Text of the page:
Tuk Chang building, Bangkok
From dog-shaped cafes to crocodile-shaped hotels, BD presents a survey of animal-shaped buildings from around the world.
The elephant has proved a popular typology in the history of animal-shaped buildings, ever since Charles François Ribart proposed a stone pachyderm as a magnificent terminus to the Champs-Elysees - to be constructed where the Arc de Triomphe now stands.
Drawn up in 1758, “L’Elephant Triomphal, Grand Kiosque a la Gloire du Roi” featured a series of grand banqueting rooms arranged over three storeys and accessed from an elaborate staircase that rose through the creature’s belly. High-tech for its day, the building incorporated a form of air conditioning, as well as furniture that folded into the walls. A drainage system was built into its trunk, from which water would gush out into a decorative trough. Ribart’s design was turned down, but it later inspired Napoleon to attempt a similar monument, the 24m high bronze L’Elephant de la Bastille - although only a full-scale plaster model was ever built, after work was halted following his defeat at the battle of Waterloo.
Elsewhere, elephant buildings have been used as successful real estate marketing tools. In 1882, property developer James V Lafferty built a six-storey 20m high “Elephant Bazaar” in Margate City, New Jersey, to encourage people to invest in his holdings. Designed by architect William Free, the wooden structure was clad with panels of pressed tin and weighed in 90 tonnes. It became a much-loved local attraction, nicknamed Lucy the Elephant in 1900, and provided a home for a restaurant, office, cottage and tavern over the years. It was saved from demolition by a campaign in 1970 that saw it designated as a National Historic Landmark.
Lafferty was so taken with his invention that he filed for a patent in 1882, and was granted the exclusive right to make, use or sell animal-shaped buildings for the next 17 years. The patent read that such buildings “may be in the form of any other animal than an elephant, as that of a fish, fowl, etc” - although in fact his imagination never stretched beyond the elephant.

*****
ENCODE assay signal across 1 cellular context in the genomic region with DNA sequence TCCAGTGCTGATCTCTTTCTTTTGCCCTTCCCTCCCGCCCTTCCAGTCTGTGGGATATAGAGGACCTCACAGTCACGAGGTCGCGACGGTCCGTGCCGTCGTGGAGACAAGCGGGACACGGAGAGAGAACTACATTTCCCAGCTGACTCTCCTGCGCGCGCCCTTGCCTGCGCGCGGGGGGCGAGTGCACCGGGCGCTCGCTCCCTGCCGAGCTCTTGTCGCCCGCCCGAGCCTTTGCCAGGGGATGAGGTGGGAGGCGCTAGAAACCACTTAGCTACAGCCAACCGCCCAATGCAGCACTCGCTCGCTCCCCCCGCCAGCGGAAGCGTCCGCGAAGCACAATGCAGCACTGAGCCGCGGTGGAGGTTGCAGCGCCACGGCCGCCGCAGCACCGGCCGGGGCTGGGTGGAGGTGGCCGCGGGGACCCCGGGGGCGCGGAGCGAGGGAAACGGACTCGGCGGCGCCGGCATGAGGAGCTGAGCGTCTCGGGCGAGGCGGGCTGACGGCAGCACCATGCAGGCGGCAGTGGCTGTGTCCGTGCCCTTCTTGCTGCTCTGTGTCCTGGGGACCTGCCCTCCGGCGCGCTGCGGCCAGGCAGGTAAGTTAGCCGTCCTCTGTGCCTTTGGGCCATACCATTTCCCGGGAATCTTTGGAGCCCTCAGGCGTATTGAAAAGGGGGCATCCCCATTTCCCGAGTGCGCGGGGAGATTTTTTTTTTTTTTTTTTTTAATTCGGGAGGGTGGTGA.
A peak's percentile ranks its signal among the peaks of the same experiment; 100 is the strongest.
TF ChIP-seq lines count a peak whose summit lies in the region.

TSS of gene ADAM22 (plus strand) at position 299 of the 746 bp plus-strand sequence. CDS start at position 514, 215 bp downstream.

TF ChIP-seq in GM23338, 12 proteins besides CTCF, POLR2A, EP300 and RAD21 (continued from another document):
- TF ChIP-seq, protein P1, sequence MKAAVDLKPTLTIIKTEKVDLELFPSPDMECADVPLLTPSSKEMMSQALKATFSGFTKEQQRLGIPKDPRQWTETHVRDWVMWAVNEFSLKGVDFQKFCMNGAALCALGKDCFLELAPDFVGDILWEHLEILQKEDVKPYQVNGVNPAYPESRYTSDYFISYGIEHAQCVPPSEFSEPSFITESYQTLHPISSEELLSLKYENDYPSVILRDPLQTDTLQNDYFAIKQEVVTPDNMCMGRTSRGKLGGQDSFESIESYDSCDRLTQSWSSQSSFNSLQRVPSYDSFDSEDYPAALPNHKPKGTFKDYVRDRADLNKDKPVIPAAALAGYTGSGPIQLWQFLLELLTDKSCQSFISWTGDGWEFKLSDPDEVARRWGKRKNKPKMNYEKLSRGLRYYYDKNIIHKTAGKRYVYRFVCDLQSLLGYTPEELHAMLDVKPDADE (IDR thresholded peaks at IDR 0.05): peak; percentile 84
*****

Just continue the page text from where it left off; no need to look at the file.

Patent in hand, Lafferty’s next project was an even bigger Elephant Bazaar on Coney Island, nicknamed the “Elephant Colossus”, a 12-storey 40m high hotel building, which included a cigar store in one leg and a diorama display in the other. It soon became a novelty brothel, but was destroyed by a fire in 1896. His third attempt, the 12m-high “Light of Asia,” was built at Cape May in 1884. It was instead dubbed “Old Dumbo” by locals and eventually torn down after years of vandalism.
Perhaps the most successful of all extant elephantine monuments is the 32-storey Tuk Chang building in Bangkok. Designed in 1997 by Thailand’s most celebrated architect, Sumet Jumsai, its legs house a vertical stack of offices, shops and luxury apartments, rising 102m to a roof garden, complete with a swimming pool. Seen as a symbolic lucky animal, it has become a popular venue for weddings and rivals Jumsai’s robot building as the city’s most loved office block.
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